Impact Investment with EB-5 Immigrant Investor Capital (Vol. 2, Issue 4, December, 2014 , pgs. 30-32)
by Lincoln Stone
Alternative energy development is an important national policy goal: Energy independence is essential for national security; reduced fossil fuel consumption is essential to environmental health; and, the addition of alternative energy sources to the national supply of energy sources helps to contain energy costs, which is essential to the national economy. (Energy Independence and Security Act of 2007 (“EISA”). But major national policy goals of this kind come with multi-billion dollar price tags. Consider too that certain states, like California, also impose renewable energy mandates. It is a good thing, then, that at least some of the foreign investment capital coming through the EB-5 immigrant investor program is helping to stimulate alternative energy production. Bearing in mind a theme of channeling immigrant EB-5 capital for impact investment (see Increasing Economic Opportunity In Distressed Urban Communities With EB-5), there in fact have been very substantial expenditures of EB-5 capital in major alternative energy projects. This briefing features just a few of the alternative energy EB-5 projects we have represented as US immigration counsel.
Utility Scale Solar Power
A total $90 million of EB-5 capital was raised by CMB Regional Centers and invested to help fund the development of the Ivanpah Solar power generating facility in San Bernardino County, California. Located in the Mojave Desert on public land managed by the Bureau of Land Management, this is the first large-scale solar thermal power development in the United States in two decades. The developer, BrightSource Energy, met the project costs exceeding $2 billion with the aid of a $1.6 billion loan from the U.S. Department of Energy, and the equity investments from Google, NRG Solar, and BrightSource Energy.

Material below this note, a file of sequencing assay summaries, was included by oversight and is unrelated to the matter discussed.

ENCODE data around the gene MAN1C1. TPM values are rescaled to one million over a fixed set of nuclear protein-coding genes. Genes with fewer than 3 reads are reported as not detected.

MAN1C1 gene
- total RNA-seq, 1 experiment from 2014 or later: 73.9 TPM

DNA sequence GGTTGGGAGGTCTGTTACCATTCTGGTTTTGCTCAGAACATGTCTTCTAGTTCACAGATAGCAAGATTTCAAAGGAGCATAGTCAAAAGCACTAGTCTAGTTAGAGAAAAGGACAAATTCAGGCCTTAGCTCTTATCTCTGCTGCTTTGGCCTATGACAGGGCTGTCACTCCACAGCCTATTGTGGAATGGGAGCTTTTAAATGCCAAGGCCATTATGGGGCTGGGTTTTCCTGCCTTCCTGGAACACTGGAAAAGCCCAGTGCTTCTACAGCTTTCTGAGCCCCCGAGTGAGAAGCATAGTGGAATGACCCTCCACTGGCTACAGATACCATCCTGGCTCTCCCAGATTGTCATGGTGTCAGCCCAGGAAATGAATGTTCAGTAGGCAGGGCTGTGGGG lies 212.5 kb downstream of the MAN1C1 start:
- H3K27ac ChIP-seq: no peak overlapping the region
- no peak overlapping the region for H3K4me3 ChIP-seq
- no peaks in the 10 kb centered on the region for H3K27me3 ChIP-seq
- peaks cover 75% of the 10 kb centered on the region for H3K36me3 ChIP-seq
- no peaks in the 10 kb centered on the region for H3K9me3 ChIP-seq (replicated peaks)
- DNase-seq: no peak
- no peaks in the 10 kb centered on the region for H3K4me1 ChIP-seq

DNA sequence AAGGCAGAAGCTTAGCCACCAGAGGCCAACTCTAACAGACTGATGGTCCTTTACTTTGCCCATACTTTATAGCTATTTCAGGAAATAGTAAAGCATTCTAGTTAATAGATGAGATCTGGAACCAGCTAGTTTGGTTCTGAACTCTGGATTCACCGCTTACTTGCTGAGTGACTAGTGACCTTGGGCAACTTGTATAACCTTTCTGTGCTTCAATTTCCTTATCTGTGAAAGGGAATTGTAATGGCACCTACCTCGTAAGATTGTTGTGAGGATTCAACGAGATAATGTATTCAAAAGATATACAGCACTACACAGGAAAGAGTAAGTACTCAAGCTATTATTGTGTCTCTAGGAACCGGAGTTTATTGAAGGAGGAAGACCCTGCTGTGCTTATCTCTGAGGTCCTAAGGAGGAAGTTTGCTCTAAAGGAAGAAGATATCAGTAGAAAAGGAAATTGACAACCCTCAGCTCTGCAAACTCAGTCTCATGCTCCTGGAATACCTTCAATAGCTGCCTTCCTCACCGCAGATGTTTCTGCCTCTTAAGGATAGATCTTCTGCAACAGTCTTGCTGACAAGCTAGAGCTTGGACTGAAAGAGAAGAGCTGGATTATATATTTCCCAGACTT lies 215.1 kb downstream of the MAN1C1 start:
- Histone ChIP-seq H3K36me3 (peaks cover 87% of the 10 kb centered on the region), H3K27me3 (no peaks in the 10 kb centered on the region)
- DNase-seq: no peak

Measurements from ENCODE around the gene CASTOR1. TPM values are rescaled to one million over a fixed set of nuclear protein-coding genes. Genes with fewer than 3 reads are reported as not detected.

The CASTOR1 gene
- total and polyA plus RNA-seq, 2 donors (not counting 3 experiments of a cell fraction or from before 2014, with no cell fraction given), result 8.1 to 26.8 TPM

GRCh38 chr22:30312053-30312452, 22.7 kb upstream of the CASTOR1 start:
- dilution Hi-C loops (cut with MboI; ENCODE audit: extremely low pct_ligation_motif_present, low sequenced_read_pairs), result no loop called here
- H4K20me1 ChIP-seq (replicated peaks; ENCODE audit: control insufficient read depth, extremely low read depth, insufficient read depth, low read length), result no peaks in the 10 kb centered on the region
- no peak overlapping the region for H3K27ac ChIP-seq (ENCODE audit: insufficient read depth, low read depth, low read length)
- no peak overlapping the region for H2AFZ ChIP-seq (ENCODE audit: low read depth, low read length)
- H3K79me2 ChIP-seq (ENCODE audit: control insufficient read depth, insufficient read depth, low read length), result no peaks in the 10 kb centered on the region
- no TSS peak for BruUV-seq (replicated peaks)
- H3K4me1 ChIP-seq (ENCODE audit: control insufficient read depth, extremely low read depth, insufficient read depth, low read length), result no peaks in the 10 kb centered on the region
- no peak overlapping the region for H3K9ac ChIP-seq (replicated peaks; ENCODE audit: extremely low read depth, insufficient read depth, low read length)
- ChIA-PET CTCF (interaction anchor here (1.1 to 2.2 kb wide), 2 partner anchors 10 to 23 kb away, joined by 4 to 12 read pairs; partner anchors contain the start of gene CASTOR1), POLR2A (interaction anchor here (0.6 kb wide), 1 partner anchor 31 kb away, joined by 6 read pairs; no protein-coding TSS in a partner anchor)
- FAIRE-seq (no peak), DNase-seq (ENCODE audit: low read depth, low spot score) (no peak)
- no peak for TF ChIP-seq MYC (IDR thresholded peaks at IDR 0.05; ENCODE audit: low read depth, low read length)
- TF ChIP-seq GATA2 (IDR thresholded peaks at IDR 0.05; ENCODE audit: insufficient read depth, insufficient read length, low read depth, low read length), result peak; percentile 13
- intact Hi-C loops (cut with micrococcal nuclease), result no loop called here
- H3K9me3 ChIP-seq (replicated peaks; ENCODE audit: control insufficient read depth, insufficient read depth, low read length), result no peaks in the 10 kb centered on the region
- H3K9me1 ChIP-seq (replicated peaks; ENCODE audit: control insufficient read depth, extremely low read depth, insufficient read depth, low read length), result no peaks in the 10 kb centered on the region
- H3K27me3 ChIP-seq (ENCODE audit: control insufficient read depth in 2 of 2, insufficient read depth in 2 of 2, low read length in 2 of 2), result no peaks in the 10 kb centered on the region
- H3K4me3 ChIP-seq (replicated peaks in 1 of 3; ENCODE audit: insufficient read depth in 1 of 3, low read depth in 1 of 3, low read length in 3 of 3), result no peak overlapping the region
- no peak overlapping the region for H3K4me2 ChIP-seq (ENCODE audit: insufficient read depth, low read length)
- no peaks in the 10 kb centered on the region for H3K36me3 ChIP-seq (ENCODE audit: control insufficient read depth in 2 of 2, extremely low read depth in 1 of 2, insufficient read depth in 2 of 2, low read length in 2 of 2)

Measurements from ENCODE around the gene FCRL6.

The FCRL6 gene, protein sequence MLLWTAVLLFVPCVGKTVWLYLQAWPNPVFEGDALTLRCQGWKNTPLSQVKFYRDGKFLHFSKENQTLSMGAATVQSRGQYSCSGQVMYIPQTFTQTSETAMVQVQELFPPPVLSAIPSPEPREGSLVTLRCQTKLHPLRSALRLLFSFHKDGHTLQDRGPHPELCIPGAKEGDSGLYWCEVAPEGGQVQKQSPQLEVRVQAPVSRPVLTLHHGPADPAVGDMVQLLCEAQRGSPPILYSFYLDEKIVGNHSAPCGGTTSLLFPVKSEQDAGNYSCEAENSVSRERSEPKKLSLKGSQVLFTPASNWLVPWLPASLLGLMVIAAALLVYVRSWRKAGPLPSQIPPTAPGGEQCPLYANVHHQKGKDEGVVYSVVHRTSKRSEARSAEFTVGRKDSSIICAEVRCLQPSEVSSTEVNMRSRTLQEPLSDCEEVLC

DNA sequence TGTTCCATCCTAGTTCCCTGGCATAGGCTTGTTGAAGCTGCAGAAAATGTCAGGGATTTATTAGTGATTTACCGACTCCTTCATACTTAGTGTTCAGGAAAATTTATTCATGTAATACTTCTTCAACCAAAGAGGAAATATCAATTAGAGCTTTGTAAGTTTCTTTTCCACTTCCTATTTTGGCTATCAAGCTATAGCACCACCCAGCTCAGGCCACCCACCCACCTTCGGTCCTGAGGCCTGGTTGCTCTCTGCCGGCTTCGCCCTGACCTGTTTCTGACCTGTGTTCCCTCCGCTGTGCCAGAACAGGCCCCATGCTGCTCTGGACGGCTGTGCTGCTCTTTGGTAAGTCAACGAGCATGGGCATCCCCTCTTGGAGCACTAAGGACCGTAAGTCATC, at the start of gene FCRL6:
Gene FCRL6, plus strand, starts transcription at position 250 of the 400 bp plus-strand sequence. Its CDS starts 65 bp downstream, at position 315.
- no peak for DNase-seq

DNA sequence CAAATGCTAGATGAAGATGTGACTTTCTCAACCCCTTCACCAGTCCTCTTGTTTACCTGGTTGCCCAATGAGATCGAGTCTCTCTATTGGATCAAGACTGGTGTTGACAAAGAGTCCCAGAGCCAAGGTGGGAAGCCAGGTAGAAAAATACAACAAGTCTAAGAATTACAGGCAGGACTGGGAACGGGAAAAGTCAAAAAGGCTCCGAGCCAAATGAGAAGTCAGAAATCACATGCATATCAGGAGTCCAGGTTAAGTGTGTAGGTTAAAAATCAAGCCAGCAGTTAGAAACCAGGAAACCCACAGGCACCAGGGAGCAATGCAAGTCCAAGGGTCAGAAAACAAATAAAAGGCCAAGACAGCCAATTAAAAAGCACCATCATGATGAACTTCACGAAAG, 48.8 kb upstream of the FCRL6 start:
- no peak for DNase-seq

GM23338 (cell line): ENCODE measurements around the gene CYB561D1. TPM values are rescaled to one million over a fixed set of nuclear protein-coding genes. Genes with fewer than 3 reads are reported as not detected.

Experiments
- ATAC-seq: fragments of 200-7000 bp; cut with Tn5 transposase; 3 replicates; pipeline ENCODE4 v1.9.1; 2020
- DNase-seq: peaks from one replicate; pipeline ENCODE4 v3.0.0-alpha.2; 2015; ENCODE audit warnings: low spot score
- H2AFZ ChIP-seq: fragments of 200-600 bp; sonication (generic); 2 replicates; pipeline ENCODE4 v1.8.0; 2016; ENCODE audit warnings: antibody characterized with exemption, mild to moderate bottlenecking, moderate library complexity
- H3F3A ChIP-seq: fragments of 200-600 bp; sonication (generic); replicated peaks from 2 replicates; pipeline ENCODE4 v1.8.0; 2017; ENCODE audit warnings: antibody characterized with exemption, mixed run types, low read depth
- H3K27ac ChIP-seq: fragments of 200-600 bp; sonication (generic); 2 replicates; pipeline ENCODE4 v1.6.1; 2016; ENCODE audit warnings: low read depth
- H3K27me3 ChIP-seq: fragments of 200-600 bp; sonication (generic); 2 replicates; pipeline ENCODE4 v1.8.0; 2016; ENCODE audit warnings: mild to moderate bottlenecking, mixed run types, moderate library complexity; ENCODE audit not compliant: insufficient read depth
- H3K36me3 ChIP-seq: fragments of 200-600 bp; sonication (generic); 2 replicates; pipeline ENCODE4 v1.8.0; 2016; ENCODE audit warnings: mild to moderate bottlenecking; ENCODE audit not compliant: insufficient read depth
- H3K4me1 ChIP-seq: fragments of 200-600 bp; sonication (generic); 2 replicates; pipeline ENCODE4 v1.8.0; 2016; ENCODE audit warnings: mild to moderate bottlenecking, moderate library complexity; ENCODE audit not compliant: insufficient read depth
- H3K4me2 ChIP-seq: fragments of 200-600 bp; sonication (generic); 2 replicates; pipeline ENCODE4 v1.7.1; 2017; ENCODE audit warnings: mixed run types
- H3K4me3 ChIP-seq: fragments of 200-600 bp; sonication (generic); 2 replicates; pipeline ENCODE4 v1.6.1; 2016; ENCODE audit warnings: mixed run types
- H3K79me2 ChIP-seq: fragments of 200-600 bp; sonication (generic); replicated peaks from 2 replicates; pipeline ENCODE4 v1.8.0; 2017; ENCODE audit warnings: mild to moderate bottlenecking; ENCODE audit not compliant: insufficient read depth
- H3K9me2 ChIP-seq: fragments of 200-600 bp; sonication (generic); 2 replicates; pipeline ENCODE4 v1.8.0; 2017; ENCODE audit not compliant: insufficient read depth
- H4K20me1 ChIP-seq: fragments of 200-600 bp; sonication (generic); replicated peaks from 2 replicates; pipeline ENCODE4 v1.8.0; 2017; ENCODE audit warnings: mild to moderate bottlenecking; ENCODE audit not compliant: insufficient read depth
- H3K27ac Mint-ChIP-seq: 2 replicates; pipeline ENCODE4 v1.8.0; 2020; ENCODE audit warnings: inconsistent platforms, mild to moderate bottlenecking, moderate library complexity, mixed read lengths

The new facility is designed to deliver 392 megawatts of power, as required under contracts between BrightSource Energy and the two major utility companies in California. The power generating facility includes three solar concentrating thermal power plants, based on distributed power tower and heliostat mirror technology, in which the heliostats focus solar energy on power tower receivers near the center of each heliostat array.
As of February 2014, the facility is up and running. When at full operating capacity, it will produce enough clean energy to power more than 140,000 homes. It is expected to reduce carbon dioxide emissions to the tune of 400,000 tons annually. It stands as the world’s largest solar thermal project, and has received numerous accolades – including POWER magazine’s plant of the year, and the Project Excellence award from the Council of Development Finance Agencies in recognition of the creative financing structure for the project.
Another solar power project is located in Nevada, near the city of Tonopah in Nye County, on public land managed by the federal government. Two different partnerships sponsored by CMB Regional Centers provided EB-5 capital totaling $160 million. The developer is a subsidiary of SolarReserve, a privately-held alternative energy company based in California. The total cost of the project is approximately $974 million, which has been funded by a $715 million loan from the U.S. Department of Energy, and equity investments by SolarReserve, Santander Group, and Grupo COBRA, a Spanish company specializing in energy production with presence in over 40 countries.
The solar plant has a 25-year power purchase agreement with Nevada Energy. Using proprietary technology, the new facility will deliver 110 megawatts of power using a molten salt system with a central receiver tower and heliostat mirror technology. The facility also will include storage tanks for the heated and cooled salts, and a steam turbine building to generate electricity from the heated salt. It will be operational first quarter 2015.
In another alternative energy EB-5 project, $75 million in EB-5 capital raised by CMB Regional Centers was invested to help fund the costs of infrastructure construction of “Dakota Spirit AgEnergy,” an ethanol production plant near Jamestown, Stutsman County, North Dakota, under development by Midwest AgEnergy Group, LLC (“MAG”). Other funding sources include the developer, construction loans, and the county economic development corporation.